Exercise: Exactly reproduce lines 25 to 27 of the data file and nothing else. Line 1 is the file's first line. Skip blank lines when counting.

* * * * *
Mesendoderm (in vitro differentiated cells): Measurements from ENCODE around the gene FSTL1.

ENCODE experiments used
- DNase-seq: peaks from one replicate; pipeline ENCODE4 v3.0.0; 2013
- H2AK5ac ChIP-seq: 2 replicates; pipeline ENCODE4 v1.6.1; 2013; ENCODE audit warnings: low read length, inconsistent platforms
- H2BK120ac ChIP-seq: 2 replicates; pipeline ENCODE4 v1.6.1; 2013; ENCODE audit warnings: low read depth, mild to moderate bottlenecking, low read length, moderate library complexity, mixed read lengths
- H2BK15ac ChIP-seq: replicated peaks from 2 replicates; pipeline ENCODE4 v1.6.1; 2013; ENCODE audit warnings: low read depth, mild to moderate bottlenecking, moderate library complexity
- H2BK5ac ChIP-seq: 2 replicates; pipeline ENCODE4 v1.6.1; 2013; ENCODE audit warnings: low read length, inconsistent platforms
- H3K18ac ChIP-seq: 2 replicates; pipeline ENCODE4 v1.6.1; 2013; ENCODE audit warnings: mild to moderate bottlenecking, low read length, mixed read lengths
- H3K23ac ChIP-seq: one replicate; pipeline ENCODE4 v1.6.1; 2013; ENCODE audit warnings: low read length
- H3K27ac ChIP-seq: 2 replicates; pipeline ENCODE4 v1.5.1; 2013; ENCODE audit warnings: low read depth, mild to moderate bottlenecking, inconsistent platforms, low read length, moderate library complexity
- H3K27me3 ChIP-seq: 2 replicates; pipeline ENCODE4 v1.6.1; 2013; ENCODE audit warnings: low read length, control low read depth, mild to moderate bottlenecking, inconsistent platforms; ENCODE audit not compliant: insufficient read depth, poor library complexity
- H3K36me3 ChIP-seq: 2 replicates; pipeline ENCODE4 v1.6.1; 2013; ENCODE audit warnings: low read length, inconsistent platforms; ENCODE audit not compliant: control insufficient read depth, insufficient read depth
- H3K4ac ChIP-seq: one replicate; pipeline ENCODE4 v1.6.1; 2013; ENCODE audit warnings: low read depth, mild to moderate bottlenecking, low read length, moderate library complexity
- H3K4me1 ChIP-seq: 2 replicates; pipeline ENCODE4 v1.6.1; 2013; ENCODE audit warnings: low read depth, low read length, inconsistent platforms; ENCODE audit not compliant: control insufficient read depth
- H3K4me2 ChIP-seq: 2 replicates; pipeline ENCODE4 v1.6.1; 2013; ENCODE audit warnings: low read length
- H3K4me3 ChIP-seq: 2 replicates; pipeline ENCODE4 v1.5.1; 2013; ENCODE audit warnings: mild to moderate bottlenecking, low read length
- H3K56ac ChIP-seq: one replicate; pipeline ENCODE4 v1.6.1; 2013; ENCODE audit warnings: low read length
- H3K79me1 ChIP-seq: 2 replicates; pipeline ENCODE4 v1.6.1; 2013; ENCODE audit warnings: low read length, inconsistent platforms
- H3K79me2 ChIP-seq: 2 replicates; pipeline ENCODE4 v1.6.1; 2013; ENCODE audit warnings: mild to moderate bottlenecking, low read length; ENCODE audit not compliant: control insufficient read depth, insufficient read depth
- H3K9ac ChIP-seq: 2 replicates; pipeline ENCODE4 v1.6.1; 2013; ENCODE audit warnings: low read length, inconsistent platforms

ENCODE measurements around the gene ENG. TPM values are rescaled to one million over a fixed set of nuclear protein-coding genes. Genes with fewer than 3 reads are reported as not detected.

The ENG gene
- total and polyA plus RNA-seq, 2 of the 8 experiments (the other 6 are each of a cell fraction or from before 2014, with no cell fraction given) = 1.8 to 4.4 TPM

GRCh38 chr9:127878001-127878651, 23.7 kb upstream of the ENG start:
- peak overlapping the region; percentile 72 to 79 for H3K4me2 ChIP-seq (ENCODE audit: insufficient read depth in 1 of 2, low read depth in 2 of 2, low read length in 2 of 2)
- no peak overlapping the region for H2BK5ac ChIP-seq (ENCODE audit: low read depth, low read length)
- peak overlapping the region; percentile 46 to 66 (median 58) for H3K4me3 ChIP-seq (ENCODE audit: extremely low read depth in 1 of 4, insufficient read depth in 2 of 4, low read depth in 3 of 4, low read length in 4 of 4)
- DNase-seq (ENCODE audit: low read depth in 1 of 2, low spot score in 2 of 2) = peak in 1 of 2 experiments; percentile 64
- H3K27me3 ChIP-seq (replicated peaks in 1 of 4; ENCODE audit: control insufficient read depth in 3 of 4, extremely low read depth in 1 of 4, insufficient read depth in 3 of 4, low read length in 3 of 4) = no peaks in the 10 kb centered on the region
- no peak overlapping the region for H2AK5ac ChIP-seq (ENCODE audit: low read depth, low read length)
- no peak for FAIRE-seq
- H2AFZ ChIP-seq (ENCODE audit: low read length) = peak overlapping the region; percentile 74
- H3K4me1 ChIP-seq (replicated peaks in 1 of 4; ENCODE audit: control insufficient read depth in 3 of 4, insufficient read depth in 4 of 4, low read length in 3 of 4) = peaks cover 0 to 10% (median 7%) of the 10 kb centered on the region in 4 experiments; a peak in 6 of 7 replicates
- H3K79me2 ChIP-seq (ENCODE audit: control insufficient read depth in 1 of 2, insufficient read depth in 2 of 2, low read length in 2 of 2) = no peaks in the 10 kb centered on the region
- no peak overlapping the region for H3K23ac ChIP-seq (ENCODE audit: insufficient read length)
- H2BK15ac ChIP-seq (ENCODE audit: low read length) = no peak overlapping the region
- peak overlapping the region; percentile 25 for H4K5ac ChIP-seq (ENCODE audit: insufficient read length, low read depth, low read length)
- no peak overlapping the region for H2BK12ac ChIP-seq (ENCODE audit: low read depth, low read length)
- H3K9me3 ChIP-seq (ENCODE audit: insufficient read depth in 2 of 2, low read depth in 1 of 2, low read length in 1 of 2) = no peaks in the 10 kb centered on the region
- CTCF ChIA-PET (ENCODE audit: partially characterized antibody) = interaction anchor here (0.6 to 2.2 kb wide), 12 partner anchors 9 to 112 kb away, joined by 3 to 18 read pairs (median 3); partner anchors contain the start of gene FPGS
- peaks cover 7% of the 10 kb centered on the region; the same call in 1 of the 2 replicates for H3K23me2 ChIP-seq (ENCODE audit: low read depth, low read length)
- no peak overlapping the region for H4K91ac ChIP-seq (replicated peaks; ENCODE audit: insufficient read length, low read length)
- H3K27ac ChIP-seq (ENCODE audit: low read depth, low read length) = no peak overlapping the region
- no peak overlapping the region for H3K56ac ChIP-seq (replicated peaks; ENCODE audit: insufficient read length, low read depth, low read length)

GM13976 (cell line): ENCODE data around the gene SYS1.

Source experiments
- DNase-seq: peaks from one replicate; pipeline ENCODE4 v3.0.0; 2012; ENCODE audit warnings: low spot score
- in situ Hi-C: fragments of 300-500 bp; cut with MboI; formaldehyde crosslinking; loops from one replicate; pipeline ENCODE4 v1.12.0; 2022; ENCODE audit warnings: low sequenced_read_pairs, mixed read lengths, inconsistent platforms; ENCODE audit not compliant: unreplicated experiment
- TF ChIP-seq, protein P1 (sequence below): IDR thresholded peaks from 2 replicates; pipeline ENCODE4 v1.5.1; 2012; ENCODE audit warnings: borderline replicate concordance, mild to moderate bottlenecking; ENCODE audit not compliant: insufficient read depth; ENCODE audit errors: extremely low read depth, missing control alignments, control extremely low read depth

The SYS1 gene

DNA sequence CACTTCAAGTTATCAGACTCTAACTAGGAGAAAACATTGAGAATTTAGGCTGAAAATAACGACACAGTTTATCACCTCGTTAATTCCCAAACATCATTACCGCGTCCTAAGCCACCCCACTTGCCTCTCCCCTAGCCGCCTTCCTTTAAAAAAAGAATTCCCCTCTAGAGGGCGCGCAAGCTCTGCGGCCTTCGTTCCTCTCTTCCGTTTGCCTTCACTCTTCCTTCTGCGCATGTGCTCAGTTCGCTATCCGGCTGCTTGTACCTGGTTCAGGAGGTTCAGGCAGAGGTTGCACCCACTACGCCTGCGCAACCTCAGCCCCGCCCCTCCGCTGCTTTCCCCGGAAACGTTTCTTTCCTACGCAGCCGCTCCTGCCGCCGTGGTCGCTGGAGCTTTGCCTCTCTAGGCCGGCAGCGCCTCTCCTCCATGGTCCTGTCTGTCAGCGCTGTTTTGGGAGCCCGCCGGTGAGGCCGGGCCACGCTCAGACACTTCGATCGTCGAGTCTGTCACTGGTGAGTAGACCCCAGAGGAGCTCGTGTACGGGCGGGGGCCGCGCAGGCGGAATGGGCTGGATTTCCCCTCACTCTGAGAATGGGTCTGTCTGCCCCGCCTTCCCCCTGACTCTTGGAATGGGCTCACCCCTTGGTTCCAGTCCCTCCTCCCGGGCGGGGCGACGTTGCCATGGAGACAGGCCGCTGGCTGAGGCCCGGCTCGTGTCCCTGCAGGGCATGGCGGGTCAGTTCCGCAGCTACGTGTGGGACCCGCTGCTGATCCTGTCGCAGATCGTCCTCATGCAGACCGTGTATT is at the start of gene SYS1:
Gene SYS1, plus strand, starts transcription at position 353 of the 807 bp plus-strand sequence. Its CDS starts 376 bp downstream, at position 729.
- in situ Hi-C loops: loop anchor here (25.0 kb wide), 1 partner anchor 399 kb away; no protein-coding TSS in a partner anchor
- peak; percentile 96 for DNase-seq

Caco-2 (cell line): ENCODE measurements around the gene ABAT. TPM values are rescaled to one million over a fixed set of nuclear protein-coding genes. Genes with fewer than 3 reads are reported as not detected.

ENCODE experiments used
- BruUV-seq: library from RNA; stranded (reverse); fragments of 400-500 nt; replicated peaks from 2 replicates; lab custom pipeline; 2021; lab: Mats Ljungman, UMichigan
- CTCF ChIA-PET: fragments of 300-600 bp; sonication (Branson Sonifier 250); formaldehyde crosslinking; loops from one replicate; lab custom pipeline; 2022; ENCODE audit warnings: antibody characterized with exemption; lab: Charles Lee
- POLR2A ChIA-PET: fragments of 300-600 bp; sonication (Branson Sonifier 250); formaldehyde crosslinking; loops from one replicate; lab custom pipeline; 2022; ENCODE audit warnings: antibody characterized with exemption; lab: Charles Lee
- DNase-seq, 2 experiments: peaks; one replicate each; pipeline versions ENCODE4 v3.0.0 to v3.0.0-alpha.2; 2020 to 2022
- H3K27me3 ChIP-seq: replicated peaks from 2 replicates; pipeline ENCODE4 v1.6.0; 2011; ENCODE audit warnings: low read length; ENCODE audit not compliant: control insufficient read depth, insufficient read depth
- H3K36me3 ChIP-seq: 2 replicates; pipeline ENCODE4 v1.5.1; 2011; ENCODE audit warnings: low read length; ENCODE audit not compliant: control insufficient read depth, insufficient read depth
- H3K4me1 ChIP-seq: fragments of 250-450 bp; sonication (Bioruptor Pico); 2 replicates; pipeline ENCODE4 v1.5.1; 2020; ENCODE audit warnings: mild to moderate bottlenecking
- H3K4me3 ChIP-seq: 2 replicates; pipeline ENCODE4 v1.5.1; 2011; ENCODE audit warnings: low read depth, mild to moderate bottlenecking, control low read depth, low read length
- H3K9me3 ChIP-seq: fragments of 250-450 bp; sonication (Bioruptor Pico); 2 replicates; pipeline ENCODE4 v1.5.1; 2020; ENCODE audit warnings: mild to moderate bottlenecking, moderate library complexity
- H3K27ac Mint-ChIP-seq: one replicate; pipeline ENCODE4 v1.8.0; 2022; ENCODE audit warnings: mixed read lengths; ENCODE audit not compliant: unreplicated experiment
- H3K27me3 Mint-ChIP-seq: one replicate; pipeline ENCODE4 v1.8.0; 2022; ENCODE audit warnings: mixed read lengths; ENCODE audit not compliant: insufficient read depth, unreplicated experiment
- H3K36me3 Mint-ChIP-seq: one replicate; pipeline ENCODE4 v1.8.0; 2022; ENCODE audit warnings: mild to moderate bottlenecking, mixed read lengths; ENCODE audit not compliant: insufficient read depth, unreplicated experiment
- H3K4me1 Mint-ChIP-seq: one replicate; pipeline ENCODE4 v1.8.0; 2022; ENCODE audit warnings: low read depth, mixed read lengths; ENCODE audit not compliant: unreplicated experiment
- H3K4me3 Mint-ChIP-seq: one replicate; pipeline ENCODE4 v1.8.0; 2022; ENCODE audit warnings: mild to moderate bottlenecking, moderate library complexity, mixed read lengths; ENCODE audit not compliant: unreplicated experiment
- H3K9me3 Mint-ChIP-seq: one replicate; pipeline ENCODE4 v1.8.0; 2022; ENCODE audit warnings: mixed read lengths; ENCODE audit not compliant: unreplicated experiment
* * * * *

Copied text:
- peak overlapping the region; percentile 72 to 79 for H3K4me2 ChIP-seq (ENCODE audit: insufficient read depth in 1 of 2, low read depth in 2 of 2, low read length in 2 of 2)
- no peak overlapping the region for H2BK5ac ChIP-seq (ENCODE audit: low read depth, low read length)
- peak overlapping the region; percentile 46 to 66 (median 58) for H3K4me3 ChIP-seq (ENCODE audit: extremely low read depth in 1 of 4, insufficient read depth in 2 of 4, low read depth in 3 of 4, low read length in 4 of 4)